Presentation on theme: "Juggling work and family: Work life conflict across four European countries Jacqueline Scott and Anke Plagnol Gender Inequalities in the 21st Century 26-27."— Presentation transcript:
Juggling work and family: Work life conflict across four European countries Jacqueline Scott and Anke Plagnol Gender Inequalities in the 21st Century 26-27 March 2009, Queens College, Cambridge Department of Sociology
Gender equality on the slide ISSP data of gender role attitudes contradict myth that societies attitudes are becoming increasingly egalitarian In some countries (e.g. UK and USA) there is increasing concern about how womens employment conflicts with family wellbeing Story one of attitudes supporting mothers work, but then retreat… ** GeNet book on Women and Employment
Back to the Kitchen Sink Third of working mums are quitting their full time jobs for part time work or giving up altogether. Young children whose parents work full time, may perform less well at school.
Policy debate about Mums work and fertility Mothers employment helps support families but is it also undermining family formation? What is the pattern across Europe in family formation and working mums? European Social Survey data make clear that nations differ markedly and working is less likely to conflict with family formation where childcare widely available But this unlikely to explain why countries like Ireland and France have high fertility and low work while others like Germany have low fertility and more working mothers. With UK somewhere in between….
Data: European Social Survey (ESS) Attitudes, values, beliefs – behaviour Bi-annual 2002, 2004, 2006, 2008, 2010 Small sample; effective size 1500 Central co-ordination National implementation Core and rotating modules 2004 & 2010 Module on family, work & wellbeing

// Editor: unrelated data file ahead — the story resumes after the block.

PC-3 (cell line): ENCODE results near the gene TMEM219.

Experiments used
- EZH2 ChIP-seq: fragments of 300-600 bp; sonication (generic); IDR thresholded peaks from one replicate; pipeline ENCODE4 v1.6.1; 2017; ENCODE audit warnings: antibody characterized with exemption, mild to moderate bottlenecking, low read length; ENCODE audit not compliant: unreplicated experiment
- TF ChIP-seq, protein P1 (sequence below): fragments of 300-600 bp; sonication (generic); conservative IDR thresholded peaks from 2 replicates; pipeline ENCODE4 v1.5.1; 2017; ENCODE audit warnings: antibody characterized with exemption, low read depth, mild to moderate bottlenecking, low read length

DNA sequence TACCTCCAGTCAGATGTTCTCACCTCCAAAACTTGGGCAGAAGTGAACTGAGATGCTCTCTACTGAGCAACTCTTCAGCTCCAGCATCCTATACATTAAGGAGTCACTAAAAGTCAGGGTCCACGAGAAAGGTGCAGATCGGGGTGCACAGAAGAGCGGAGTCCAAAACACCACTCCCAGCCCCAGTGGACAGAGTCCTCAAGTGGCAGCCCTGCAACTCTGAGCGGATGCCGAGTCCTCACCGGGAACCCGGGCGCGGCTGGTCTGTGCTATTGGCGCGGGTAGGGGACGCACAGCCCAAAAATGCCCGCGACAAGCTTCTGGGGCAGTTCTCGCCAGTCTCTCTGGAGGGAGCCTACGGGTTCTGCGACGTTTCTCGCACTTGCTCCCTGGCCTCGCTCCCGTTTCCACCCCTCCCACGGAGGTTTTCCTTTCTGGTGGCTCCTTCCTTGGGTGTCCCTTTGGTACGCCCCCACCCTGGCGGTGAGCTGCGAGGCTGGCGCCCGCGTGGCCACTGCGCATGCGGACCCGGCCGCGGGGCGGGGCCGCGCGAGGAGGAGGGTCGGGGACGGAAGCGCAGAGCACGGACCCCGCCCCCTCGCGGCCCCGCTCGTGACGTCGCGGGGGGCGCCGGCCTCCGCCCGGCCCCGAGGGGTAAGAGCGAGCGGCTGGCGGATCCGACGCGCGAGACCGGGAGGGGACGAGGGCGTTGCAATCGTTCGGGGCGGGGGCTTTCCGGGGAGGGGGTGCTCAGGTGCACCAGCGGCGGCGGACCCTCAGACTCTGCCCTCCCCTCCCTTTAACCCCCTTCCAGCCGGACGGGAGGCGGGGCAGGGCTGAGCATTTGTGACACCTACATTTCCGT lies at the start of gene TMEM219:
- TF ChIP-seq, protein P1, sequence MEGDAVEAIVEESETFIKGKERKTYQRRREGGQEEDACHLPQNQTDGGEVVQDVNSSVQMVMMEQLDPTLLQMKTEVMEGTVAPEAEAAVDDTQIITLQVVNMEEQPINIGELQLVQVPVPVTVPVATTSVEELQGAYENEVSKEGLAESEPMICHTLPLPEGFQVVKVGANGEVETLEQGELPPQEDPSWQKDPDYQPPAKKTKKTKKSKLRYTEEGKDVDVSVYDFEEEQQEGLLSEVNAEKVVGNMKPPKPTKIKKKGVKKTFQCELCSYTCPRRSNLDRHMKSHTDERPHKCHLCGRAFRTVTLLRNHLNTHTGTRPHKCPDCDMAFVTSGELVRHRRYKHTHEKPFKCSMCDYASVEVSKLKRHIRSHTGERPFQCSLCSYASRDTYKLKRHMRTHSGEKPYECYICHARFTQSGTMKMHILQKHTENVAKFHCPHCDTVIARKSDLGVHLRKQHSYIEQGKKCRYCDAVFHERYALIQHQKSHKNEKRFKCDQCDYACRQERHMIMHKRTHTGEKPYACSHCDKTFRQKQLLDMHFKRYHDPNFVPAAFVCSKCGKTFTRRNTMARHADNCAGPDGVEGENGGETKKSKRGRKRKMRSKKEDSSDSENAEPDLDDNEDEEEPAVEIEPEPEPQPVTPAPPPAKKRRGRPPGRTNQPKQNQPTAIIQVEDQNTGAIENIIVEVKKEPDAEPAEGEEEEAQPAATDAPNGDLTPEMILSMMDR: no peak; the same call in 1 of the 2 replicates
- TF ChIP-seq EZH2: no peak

Data Five measures of Work Life Conflict (WLC) 1.How often do you keep worrying about work problems when you are not working? 2.How often do you feel too tired after work to enjoy the things you would like to do at home? 3.How often do you find that your job prevents you from giving the time you want to your partner or family? 4.How often do you find that your partner or family gets fed up with the pressure of your job? 5.How often do you find it difficult to concentrate on work because of your family responsibilities? (Never, hardly ever, sometimes, often, always)
Data Our sample includes Respondents who are employed and in partnerships Prime working ages: 18-65 Four countries with different female employment and fertility patterns Percentage of the women in our sample who are employed FT or PT: part-timefull-time Germany32.9267.08 France18.9581.05 United Kingdom41.4658.54 Ireland43.1656.84
Do measures of WLC matter? Measures of WLC are correlated with other indicators of well-being Significant negative correlation with satisfaction (-0.1343) and happiness (-0.1171) Significant negative correlation with subjective health (-0.0854)
OLS regressions (4 countries), dependent variable WLC w/o hoursWith hours Dual careerref Alt commitment-0.519***ns Male breadwinner-0.521***-0.292* Female breadwinner0.0620.491** Female-0.759***-0.173 Traditional valuesns Child under 12 in hh0.323***0.326*** Log work hours1.708*** r20.04450.1306 N2457
Is this a matter of unpaid work strategies? Men in male breadwinner model couples may be less pressured by their partners to contribute to unpaid work and family life Measures of unpaid work arrangements: Who does most of the housework on a typical weekday? 1. Both partners equally 2. Mostly the woman 3. Mostly the man 4. Outside help
Unpaid work strategies Even in female breadwinner couples, the majority of housework is done by the woman (all four countries) Unpaid work Paid workBalanced Mostly female Mostly male Outside help Dual career16.471.757.923.93 Alternate commitments9.8482.384.353.43 Male breadwinner4.9388.363.982.73 Female breadwinner11.8658.3225.234.6
Unpaid work Unpaid work hour arrangements do not seem to matter much for work life conflict Having outside help is weakly associated with lower WLC Problem with how unpaid work is measured: subjective evaluations
What comes next? Examine how institutional variations across countries e.g. childcare affects work-life conflict, family formation and couple work strategies Lobby ESS to improve work-life balance measures (e.g. stop paid work myopia) especially given that the Gallie module is being repeated in order to take advantage of the opportunity of examining how experiences change with the impact of the recession. Try to get handle on way womens employment, family formation and work-life conflict link at individual level (e.g. using UK and German household panel data)